After 12 years of marriage, Ikuko Osada had resigned herself to oblique but endless questions about when she was going to have a baby. Then, at the age of 40, she unexpectedly became pregnant, and gave birth to a boy, Keitaro, last March. "My world has completely changed," says the financial planner in Kawasaki, a Tokyo suburb. She now preaches the joys of raising a child to her childless girlfriends.
Many of her contemporaries don't need to be persuaded. Although Japan has one of the lowest birthrates in the world, Japanese women in their late 30s and older are beginning to have more babies, despite their declining fertility. While the number of twentysomething moms dropped 21 percent from 679,000 in 1997 to 538,000 in 2003, the number of mothers 35 and over rose to 157,000, up 23 percent in six years. The average age at which a Tokyo woman has her first child is now 30--a full five years older than the U.S. average.
The days when a kid born to a mother 40 or older was dubbed a haji kakikko, or a shameful child, are over. With more Japanese women postponing marriage to pursue higher education and careers, many have no choice but to have kids later. Medical advances in infertility treatment help. And women's changing expectations play a big role. Older mothers came of age during the glorious, free-spending bubble period and are used to making their own choices.
Medically, "the right time" to give birth is before 35, when the ability to conceive declines and the rate of miscarriage rises. But today's older moms think they picked just the right time. "I couldn't possibly have had her 10 years ago," says Akiko Hirahara, a 36-year-old software engineer, who had a baby last year after she felt established enough at her job. Many career women find they have a new perspective on their former lives. Hirahara, who worked until 10 p.m. every night into her early pregnancy, isn't thrilled about returning to the same pace. Many simply don't go back.
More older women would likely become mothers if they could. Japanese women have fewer options than Westerners: surrogate mothers are banned, and artificial insemination is strictly regulated. So is adoption. Nearly half a million women are receiving infertility treatment, despite the cost (one in-vitro cycle costs 400,000 yen, or $3,800).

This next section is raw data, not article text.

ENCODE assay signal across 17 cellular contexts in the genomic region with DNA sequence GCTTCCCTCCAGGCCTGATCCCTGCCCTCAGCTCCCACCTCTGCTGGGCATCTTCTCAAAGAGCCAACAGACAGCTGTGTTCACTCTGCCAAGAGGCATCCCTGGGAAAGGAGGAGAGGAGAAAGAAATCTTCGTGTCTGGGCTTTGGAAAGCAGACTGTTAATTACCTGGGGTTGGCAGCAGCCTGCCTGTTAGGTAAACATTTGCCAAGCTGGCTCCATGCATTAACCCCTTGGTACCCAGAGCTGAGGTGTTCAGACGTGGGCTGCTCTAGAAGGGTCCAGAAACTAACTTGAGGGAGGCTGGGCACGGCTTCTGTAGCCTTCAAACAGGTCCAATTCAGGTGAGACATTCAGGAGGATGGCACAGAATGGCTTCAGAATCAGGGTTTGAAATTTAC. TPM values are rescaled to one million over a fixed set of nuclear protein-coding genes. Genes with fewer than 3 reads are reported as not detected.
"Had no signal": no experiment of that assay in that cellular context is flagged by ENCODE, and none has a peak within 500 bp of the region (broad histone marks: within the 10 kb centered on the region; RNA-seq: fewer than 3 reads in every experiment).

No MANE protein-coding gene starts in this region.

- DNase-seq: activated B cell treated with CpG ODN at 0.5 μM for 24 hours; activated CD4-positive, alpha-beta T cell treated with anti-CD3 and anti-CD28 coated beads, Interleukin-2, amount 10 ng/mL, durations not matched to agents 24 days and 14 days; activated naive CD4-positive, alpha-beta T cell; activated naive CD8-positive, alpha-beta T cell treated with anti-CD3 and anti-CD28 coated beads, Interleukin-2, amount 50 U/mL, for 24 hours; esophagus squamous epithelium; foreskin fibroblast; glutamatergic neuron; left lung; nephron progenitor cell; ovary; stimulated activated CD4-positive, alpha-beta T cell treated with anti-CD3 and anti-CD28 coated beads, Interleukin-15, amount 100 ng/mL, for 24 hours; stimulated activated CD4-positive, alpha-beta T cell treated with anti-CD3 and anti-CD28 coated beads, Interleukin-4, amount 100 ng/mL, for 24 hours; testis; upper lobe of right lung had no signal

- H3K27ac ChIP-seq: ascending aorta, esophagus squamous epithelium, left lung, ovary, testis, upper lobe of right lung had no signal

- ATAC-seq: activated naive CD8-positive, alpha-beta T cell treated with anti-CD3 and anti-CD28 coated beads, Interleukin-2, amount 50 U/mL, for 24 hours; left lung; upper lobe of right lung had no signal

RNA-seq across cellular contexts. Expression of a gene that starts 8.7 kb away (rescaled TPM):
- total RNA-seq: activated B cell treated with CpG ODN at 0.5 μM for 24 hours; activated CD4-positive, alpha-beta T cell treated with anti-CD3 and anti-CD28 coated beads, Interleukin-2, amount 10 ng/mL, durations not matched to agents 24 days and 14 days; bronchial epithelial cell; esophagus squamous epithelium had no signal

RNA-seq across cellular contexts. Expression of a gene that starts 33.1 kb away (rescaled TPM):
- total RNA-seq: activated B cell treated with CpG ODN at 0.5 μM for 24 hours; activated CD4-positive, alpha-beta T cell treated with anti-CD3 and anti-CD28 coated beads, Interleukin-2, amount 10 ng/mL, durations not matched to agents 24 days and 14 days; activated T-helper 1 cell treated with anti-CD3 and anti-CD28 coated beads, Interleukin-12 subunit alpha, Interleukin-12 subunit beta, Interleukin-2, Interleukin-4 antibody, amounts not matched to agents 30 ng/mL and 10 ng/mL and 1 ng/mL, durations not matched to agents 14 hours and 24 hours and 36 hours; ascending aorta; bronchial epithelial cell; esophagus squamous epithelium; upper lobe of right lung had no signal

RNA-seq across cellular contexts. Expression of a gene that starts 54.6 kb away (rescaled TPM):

Faced with a baby dearth, the Japanese government is pushing yet another initiative--its third--to encourage a more relaxed, family-oriented lifestyle. In fact, employers already have all the right rules, though with no penalties for violation. Diet member Seiko Noda criticizes the government's measures as halfhearted. Noda, a 44-year-old woman who wrote a book documenting her struggle to conceive, says women need more choices, such as legal surrogate mothers. She says few politicians grasp that the looming birth dearth "is the major issue of the nation." Prime Minister Junichiro Koizumi outraged women across the country recently when asked how his government would support families with kids. His response was anodyne, to say the least: "We'll promote our efforts... based on the support plan," he declared.
A more concerted effort is needed. "Young women won't suddenly change their minds and start having babies," says Sumio Shin, director of Katsushika Red Cross Maternity Hospital. "Helping [older women] is the surest way to fight the declining population." Ikuko Osada would welcome that. She enjoys life with Keitaro so much she wants to give him a sibling.